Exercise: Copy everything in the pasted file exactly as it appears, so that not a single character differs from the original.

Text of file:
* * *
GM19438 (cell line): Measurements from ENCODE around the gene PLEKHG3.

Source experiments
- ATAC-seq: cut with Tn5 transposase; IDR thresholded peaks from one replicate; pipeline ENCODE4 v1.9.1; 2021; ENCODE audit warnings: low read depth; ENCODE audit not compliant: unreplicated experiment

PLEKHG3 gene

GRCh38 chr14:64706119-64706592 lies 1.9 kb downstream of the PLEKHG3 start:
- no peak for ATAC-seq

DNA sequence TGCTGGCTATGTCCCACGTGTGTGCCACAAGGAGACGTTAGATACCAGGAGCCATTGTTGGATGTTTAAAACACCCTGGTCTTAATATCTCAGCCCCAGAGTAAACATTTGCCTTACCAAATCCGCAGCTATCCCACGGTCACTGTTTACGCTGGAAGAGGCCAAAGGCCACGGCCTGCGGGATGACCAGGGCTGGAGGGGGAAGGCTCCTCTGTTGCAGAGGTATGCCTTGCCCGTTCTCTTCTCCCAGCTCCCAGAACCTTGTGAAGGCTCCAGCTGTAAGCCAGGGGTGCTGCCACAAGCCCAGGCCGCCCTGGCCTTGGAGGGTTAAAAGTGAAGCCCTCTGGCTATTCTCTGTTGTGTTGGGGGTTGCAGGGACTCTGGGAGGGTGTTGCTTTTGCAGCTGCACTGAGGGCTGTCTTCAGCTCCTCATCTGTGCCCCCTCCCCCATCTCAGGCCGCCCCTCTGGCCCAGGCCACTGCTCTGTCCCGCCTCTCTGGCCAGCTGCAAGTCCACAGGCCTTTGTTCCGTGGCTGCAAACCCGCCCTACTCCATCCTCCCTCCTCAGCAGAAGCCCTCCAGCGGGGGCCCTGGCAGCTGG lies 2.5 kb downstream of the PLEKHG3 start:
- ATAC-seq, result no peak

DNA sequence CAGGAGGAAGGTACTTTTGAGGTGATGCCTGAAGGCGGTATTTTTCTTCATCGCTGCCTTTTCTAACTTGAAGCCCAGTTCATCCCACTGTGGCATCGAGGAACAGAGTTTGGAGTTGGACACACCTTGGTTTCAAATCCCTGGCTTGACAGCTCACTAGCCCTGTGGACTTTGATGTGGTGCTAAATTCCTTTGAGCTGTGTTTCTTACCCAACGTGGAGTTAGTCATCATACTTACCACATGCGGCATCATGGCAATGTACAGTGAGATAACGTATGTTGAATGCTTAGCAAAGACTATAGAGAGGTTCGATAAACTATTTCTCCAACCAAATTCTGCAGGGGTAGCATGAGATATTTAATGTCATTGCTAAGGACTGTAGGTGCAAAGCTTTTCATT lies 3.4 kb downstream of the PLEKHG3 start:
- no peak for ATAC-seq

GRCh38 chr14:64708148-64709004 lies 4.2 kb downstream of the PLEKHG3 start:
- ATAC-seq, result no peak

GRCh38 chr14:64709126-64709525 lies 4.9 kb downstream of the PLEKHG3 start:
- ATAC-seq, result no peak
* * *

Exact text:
GM19438 (cell line): Measurements from ENCODE around the gene PLEKHG3.

Source experiments
- ATAC-seq: cut with Tn5 transposase; IDR thresholded peaks from one replicate; pipeline ENCODE4 v1.9.1; 2021; ENCODE audit warnings: low read depth; ENCODE audit not compliant: unreplicated experiment

PLEKHG3 gene

GRCh38 chr14:64706119-64706592 lies 1.9 kb downstream of the PLEKHG3 start:
- no peak for ATAC-seq

DNA sequence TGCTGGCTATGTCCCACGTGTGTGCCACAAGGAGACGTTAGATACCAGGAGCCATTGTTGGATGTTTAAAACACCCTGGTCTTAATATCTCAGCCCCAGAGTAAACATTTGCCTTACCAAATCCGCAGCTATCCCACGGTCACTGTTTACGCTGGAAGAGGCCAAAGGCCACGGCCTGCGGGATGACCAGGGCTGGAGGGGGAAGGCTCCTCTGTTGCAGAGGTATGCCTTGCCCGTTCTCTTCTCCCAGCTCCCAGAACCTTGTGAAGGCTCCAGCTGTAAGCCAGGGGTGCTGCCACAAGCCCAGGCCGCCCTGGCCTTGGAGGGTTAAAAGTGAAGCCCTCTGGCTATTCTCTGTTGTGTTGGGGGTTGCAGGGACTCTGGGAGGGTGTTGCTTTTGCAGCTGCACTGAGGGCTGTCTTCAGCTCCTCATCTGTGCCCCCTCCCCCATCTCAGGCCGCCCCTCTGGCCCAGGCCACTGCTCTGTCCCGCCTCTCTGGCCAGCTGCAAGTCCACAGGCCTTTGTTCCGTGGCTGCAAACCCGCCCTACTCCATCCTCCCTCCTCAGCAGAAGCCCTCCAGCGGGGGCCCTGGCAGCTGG lies 2.5 kb downstream of the PLEKHG3 start:
- ATAC-seq, result no peak

DNA sequence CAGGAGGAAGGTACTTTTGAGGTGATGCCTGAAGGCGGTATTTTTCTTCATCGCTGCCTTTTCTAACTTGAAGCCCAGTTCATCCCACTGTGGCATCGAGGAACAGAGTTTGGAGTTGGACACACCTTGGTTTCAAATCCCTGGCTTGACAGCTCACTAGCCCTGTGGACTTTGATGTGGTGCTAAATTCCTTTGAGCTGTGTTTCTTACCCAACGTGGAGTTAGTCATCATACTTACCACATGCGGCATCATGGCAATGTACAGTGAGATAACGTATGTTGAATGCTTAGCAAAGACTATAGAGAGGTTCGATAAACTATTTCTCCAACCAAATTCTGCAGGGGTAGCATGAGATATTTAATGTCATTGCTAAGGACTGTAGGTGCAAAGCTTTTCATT lies 3.4 kb downstream of the PLEKHG3 start:
- no peak for ATAC-seq

GRCh38 chr14:64708148-64709004 lies 4.2 kb downstream of the PLEKHG3 start:
- ATAC-seq, result no peak

GRCh38 chr14:64709126-64709525 lies 4.9 kb downstream of the PLEKHG3 start:
- ATAC-seq, result no peak